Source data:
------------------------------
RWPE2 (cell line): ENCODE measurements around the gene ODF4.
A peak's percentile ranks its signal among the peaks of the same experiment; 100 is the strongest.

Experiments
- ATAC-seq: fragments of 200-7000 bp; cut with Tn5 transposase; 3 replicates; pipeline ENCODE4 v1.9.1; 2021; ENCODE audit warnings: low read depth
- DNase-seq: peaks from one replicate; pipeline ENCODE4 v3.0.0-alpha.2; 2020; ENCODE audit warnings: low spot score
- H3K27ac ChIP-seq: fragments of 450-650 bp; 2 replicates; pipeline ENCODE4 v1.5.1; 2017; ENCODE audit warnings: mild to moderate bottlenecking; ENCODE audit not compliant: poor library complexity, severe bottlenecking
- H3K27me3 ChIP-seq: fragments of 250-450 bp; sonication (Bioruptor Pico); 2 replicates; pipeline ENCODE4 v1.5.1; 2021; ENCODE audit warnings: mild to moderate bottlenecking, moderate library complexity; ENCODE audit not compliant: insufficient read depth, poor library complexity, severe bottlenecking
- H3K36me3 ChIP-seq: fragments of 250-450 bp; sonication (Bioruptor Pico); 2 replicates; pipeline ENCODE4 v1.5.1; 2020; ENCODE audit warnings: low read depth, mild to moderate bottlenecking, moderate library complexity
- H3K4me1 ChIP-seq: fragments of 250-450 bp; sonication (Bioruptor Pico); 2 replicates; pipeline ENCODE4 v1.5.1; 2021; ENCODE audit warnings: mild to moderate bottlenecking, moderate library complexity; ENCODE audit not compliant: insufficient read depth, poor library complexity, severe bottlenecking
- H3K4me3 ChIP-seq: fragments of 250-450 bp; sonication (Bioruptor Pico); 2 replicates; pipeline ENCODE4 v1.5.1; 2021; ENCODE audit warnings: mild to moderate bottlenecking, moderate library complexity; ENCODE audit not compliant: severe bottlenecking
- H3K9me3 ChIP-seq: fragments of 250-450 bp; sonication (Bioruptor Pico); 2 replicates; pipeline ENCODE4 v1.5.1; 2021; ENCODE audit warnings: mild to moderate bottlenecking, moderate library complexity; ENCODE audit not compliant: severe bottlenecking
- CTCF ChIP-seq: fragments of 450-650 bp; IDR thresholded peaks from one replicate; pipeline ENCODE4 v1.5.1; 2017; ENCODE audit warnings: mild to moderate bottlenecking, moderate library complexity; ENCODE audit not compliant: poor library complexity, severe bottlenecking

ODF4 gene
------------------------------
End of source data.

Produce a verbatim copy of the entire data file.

RWPE2 (cell line): ENCODE measurements around the gene ODF4.
A peak's percentile ranks its signal among the peaks of the same experiment; 100 is the strongest.

Experiments
- ATAC-seq: fragments of 200-7000 bp; cut with Tn5 transposase; 3 replicates; pipeline ENCODE4 v1.9.1; 2021; ENCODE audit warnings: low read depth
- DNase-seq: peaks from one replicate; pipeline ENCODE4 v3.0.0-alpha.2; 2020; ENCODE audit warnings: low spot score
- H3K27ac ChIP-seq: fragments of 450-650 bp; 2 replicates; pipeline ENCODE4 v1.5.1; 2017; ENCODE audit warnings: mild to moderate bottlenecking; ENCODE audit not compliant: poor library complexity, severe bottlenecking
- H3K27me3 ChIP-seq: fragments of 250-450 bp; sonication (Bioruptor Pico); 2 replicates; pipeline ENCODE4 v1.5.1; 2021; ENCODE audit warnings: mild to moderate bottlenecking, moderate library complexity; ENCODE audit not compliant: insufficient read depth, poor library complexity, severe bottlenecking
- H3K36me3 ChIP-seq: fragments of 250-450 bp; sonication (Bioruptor Pico); 2 replicates; pipeline ENCODE4 v1.5.1; 2020; ENCODE audit warnings: low read depth, mild to moderate bottlenecking, moderate library complexity
- H3K4me1 ChIP-seq: fragments of 250-450 bp; sonication (Bioruptor Pico); 2 replicates; pipeline ENCODE4 v1.5.1; 2021; ENCODE audit warnings: mild to moderate bottlenecking, moderate library complexity; ENCODE audit not compliant: insufficient read depth, poor library complexity, severe bottlenecking
- H3K4me3 ChIP-seq: fragments of 250-450 bp; sonication (Bioruptor Pico); 2 replicates; pipeline ENCODE4 v1.5.1; 2021; ENCODE audit warnings: mild to moderate bottlenecking, moderate library complexity; ENCODE audit not compliant: severe bottlenecking
- H3K9me3 ChIP-seq: fragments of 250-450 bp; sonication (Bioruptor Pico); 2 replicates; pipeline ENCODE4 v1.5.1; 2021; ENCODE audit warnings: mild to moderate bottlenecking, moderate library complexity; ENCODE audit not compliant: severe bottlenecking
- CTCF ChIP-seq: fragments of 450-650 bp; IDR thresholded peaks from one replicate; pipeline ENCODE4 v1.5.1; 2017; ENCODE audit warnings: mild to moderate bottlenecking, moderate library complexity; ENCODE audit not compliant: poor library complexity, severe bottlenecking

ODF4 gene